$ make install

You have now your https server binary installed at ${test_dir}/sbin/kloned.

Create some very interesting content to be served to your clients:

$ mkdir ${test_dir}/www && cd ${test_dir}/www
$ cat << EOF > index.html
<!DOCTYPE html PUBLIC "-//W3C//DTD XHTML 1.0 Strict//EN" "http://www.w3.org/TR/xhtml1/DTD/xhtml1-strict.dtd">
<html xmlns="http://www.w3.org/1999/xhtml">
  <title>KLone HTTP/S test page</title>
  Hello HTTP/S world!

Now create an etc directory and place the kloned configuration file in it:

$ mkdir ${test_dir}/etc/ && cd ${test_dir}/etc/ 
$ cat << EOF > kloned.conf
server_list     my_https

    type syslog
    syslog.facility     LOG_LOCAL0

    type            https
    addr.type       IPv4
    addr.port       4443
    dir_root        ${test_dir}/www

    ca_file         ${test_dir}/CA/demoCA/cacert.pem
    cert_file       ${test_dir}/CA/ws-creds.pem
    verify_client   no

OK, we’re ready to fire kloned at last:

$ ${test_dir}/sbin/kloned -dFf ${test_dir}/etc/kloned.conf

Testing with an HTTP/S Client

Now that the server is up we can focus on the client side of the game. We could use a common browser with HTTP/S capabilities (e.g. Mozilla, Safari, Explorer) but we prefer to have full control over the testing scenario so we are going to use the openssl s_client. Anyway you can try the same with your preferred browser if you feel more confortable, just remember to set it up correctly (i.e. TODO create the PKCS#12 file). Let’s open another shell and do:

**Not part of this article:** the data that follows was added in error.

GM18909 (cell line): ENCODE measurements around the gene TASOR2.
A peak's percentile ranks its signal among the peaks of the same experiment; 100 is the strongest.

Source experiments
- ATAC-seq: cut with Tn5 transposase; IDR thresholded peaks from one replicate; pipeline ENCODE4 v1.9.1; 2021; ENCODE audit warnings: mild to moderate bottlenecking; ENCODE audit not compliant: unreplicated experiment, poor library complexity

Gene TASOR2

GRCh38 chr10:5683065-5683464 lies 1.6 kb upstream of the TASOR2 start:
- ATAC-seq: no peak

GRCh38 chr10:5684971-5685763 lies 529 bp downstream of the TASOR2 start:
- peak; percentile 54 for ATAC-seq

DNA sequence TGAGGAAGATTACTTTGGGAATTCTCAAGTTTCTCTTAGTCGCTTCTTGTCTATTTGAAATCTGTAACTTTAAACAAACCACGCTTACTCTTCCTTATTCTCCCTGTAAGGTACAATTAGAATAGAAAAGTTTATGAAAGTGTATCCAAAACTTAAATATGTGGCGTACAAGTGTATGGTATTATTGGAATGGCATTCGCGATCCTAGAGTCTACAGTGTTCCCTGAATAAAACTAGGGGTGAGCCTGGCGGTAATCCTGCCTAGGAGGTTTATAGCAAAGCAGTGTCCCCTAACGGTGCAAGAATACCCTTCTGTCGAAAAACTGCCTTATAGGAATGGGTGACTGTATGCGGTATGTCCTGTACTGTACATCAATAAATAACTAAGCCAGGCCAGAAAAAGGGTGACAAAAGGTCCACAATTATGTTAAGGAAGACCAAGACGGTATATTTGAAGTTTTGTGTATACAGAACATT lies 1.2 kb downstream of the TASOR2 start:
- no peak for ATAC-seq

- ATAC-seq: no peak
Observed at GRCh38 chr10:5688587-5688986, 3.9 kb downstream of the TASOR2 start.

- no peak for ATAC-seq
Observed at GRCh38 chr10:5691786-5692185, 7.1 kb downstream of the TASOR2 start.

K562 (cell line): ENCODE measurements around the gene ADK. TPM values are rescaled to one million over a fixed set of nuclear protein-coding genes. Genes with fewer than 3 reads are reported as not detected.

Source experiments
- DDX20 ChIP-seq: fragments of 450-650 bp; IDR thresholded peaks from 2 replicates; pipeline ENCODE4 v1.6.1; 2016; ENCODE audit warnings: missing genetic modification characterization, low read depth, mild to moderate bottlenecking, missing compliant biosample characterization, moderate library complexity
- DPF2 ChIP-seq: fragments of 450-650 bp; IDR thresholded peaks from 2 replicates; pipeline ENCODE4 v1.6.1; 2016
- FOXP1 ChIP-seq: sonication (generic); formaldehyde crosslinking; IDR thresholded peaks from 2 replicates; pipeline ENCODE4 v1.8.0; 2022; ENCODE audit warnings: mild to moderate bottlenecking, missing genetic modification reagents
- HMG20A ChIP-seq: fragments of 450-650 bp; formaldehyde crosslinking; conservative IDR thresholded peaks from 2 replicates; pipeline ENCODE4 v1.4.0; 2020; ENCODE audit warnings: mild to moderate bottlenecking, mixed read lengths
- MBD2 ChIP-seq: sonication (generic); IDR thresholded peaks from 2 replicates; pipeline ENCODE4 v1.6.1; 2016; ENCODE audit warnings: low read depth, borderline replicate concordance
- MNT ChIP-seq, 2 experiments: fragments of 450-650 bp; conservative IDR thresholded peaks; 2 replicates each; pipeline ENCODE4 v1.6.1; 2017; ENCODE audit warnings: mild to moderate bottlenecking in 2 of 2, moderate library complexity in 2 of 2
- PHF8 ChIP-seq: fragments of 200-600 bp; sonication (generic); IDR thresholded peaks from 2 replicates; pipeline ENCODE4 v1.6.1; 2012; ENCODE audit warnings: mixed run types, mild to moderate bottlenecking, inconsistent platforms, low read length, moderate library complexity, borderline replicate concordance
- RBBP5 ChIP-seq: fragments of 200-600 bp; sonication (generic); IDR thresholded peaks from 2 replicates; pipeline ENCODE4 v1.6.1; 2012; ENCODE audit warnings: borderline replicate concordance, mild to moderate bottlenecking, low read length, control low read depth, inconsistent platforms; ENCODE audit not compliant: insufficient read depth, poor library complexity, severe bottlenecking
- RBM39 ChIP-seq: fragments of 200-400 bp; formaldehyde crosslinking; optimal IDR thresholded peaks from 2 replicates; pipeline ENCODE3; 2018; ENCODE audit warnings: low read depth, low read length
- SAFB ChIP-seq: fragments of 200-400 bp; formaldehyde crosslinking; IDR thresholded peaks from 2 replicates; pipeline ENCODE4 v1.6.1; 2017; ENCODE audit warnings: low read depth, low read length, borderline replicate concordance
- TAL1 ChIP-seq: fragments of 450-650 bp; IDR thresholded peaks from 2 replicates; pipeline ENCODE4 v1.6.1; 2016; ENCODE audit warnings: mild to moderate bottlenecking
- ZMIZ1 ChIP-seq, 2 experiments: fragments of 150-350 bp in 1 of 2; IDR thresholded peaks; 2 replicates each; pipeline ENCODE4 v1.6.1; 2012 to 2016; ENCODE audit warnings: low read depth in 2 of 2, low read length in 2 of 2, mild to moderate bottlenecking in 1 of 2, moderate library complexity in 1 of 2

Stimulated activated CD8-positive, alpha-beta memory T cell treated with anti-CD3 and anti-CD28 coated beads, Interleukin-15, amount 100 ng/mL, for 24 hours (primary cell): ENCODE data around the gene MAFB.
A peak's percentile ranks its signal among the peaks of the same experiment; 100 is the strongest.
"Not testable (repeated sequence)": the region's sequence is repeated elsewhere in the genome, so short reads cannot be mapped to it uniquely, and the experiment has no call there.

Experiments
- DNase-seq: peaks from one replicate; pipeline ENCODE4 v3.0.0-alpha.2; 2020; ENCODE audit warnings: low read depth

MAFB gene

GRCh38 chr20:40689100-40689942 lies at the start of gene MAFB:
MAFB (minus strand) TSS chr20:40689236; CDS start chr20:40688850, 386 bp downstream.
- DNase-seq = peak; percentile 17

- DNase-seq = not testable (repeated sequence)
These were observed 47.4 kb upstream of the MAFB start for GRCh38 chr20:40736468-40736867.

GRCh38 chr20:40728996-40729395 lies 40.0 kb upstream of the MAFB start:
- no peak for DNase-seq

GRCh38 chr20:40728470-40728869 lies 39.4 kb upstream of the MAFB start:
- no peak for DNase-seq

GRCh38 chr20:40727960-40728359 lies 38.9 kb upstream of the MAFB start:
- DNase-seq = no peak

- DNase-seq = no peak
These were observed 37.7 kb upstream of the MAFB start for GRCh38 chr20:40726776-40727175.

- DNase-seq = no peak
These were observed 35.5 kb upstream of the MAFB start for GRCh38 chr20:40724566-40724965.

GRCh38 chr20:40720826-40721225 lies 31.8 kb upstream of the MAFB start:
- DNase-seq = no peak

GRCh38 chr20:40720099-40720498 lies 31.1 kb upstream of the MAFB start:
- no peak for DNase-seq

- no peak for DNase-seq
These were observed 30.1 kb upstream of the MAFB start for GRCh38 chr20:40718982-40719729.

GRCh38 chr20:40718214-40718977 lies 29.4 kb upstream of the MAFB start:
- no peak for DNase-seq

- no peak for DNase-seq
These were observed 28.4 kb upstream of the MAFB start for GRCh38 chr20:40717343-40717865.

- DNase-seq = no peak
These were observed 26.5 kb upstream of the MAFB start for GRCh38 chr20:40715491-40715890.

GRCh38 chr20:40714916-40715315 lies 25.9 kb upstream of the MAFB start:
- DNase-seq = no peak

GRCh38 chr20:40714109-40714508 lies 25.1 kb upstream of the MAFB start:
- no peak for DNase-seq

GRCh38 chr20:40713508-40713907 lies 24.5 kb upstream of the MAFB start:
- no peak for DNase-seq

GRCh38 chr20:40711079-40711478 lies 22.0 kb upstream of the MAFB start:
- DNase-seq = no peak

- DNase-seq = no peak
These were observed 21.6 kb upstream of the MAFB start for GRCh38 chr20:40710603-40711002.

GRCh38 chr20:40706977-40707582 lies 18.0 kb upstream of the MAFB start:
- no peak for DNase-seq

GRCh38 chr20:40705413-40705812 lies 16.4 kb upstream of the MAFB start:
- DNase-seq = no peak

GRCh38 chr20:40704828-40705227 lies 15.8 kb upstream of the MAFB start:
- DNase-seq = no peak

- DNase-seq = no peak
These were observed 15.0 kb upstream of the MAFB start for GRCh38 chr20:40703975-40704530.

$ export test_dir="/my/test/dir"
$ openssl s_client -connect localhost:4443

Your client has established a TLS channel with klone which can be used to exchange HTTP data, e.g.:

GET /index.html HTTP/1.1

should give you back the index.html page that we’ve created earlier.

Now we’re going to stress the client a bit. Change verify_client from no to require in kloned.conf; stop & restart kloned and retry with:

$ openssl s_client -connect localhost:4443 

It should fail. That’s because server explicitly asks for client certificate and client can’t provide it: this results in handshake failure.

OK, then try to tell kloned who you are by feeding s_client with your credentials:

$ openssl s_client -connect localhost:4443 -cert ${test_dir}/CA/wc1-creds.pem

It works!

We are now in a situation in which the client (potentially any number of them) and the server are mutually authenticated and have a private, secure channel on which they can exchange sensible data.

Handling Client Revocation

Suppose that at a certain point in time your credentials are revoked by the CA:

$ cd ${test_dir}/CA
$ openssl ca -revoke demoCA/newcerts/<serial>.pem
$ openssl ca -gencrl -out ca-crl.pem

Then add the following line in the my_https section of kloned.conf file:

crl_file        ${test_dir}/CA/ca-crl.pem

Stop and restart kloned:

$ openssl s_client -connect localhost:4443 -cert ${test_dir}/CA/wc1-creds.pem

failes with reason code “certificate revoked” or similar...

That’s all for now.